Serving the people of Measham



The Cemetery as we know it today came into existence in 1882 when the burial board which was (formed in 1880 due to the need for more burial space the church yard being over used at the time).

Minutes in August 1881 are quoted as a meeting was duly convened for the purpose of approving the proposed purchase by the burial board of the said Parish of Measham of a close, or piece of land, fronting the Bosworth Road in Measham and called, or known by the name of Great Shacklands owned by the Baron Donington and occupied at the time by Mr Joseph Fletcher the minutes go on to quote contains two acres or thereabouts and the site of which was duly approved by the secretary of state on the 1st day of July and to authorise the payment out of the POOR RATE of the said Parish of the expenses incurred in providing laying out and fencing the burial ground, and erecting a lodge and other such buildings as may be necessary for a sum not exceeding £1900 and also be to sanction the borrowing by the said Burial Board of the money required from the corporation called the London Assurance and to change the future Poor Rate with the replacement of such money and interest to be repaid by 30 equal yearly payments.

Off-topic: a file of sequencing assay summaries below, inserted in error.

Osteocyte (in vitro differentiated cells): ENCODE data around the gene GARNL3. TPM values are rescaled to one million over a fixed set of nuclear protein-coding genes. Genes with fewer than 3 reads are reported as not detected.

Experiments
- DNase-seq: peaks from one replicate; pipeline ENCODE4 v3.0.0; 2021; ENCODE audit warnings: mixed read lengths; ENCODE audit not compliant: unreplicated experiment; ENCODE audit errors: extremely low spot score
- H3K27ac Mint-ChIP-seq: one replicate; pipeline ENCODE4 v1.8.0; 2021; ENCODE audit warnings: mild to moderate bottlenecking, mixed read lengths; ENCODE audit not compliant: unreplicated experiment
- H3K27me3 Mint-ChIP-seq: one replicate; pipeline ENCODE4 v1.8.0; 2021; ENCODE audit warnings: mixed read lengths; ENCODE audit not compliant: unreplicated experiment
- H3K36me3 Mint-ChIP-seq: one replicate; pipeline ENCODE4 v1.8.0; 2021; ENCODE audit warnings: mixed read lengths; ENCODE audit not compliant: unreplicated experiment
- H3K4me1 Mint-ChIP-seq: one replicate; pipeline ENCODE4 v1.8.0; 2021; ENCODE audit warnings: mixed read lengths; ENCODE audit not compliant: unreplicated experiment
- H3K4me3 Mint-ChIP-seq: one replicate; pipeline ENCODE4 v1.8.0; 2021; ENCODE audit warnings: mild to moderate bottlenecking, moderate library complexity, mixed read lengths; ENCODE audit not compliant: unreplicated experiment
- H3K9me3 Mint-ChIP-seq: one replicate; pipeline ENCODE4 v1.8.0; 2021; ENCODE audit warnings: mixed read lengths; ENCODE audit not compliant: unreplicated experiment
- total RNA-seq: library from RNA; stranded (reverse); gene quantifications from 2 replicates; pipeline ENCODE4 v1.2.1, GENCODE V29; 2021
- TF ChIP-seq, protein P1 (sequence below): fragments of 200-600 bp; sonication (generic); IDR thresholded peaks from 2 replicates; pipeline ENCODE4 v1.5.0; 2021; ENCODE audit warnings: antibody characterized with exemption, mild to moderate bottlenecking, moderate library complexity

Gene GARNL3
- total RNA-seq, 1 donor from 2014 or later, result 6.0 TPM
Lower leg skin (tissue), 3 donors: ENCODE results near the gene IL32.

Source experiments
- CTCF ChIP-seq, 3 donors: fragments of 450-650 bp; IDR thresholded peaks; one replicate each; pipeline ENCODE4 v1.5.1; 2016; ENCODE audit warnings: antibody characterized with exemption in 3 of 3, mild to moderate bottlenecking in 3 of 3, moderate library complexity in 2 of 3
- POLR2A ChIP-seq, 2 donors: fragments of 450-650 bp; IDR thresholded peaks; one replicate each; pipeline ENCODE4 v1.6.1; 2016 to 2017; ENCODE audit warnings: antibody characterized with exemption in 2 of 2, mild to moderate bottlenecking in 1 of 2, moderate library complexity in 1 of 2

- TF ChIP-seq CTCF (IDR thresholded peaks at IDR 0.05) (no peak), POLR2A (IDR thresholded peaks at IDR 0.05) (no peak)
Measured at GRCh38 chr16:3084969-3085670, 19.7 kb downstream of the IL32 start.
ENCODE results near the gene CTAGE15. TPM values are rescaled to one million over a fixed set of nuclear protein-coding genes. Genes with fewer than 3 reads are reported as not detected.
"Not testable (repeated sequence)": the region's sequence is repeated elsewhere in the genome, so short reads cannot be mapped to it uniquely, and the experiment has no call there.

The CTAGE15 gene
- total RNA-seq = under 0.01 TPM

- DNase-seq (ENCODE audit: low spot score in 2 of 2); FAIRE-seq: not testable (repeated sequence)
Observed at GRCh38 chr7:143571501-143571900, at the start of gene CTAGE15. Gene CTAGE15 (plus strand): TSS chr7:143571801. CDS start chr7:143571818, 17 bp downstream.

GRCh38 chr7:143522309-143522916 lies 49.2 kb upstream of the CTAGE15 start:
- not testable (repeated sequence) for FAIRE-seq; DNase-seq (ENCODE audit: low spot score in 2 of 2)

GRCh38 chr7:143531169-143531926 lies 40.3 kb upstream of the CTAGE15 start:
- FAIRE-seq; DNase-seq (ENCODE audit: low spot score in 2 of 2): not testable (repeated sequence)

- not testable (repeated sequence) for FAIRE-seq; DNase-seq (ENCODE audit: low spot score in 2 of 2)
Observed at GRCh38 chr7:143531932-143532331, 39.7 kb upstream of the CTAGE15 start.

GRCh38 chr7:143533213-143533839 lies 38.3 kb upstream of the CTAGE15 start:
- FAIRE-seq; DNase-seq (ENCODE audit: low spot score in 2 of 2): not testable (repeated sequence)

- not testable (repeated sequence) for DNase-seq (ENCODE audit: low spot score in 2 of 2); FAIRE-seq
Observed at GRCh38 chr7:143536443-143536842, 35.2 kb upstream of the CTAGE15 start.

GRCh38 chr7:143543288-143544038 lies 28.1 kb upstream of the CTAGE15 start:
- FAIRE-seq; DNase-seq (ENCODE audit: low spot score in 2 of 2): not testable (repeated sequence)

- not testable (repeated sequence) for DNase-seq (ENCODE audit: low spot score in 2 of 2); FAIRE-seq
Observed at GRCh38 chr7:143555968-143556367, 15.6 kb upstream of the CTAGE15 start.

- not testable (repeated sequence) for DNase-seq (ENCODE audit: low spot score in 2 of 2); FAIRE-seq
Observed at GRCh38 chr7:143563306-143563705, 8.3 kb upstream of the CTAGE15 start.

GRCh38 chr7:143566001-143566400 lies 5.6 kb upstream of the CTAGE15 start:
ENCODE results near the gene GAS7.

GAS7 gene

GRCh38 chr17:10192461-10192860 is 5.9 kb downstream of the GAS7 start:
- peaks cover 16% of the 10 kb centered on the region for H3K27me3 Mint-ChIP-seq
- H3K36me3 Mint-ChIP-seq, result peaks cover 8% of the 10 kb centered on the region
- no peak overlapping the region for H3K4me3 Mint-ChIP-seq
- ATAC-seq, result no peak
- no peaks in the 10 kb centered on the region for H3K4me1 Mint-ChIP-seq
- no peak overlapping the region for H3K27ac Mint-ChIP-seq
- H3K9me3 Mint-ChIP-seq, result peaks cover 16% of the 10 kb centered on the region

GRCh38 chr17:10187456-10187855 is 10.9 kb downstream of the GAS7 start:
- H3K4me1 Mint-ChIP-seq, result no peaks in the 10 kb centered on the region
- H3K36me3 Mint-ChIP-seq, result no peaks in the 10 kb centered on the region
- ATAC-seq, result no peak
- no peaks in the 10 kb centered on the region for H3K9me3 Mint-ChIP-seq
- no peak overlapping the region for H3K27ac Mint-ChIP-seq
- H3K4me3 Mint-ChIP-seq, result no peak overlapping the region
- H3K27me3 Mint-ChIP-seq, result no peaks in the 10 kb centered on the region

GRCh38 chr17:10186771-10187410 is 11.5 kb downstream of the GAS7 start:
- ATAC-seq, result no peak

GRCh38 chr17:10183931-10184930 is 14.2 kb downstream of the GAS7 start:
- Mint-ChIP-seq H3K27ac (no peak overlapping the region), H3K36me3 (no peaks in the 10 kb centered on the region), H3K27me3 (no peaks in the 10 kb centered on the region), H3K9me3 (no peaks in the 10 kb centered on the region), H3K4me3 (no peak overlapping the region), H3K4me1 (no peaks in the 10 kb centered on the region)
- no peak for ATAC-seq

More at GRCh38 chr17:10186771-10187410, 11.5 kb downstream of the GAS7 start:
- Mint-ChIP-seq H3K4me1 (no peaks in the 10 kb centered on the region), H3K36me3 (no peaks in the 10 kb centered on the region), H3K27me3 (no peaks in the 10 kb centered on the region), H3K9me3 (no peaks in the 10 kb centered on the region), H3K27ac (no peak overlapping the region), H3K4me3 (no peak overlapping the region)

The proposal was duly accepted and a memorial received from the right honourable The Lords Commissioners of her Majesty's Treasury for their approval of the loan of £1900.

In 1895 the cemetery became the responsibility of the Parish Council with the lodge being built by Mr John Hair of Gresley for £501-16-0 (the lowest of 14 tenders) and completed in August 1892. The boundary wall was built by Mr George Smith who also built a number of nearby houses at the top of Bosworth Road.

Reprinted with kind permission from the History Group Measham.

Last updated: Tue, 18 Apr 2023 09:40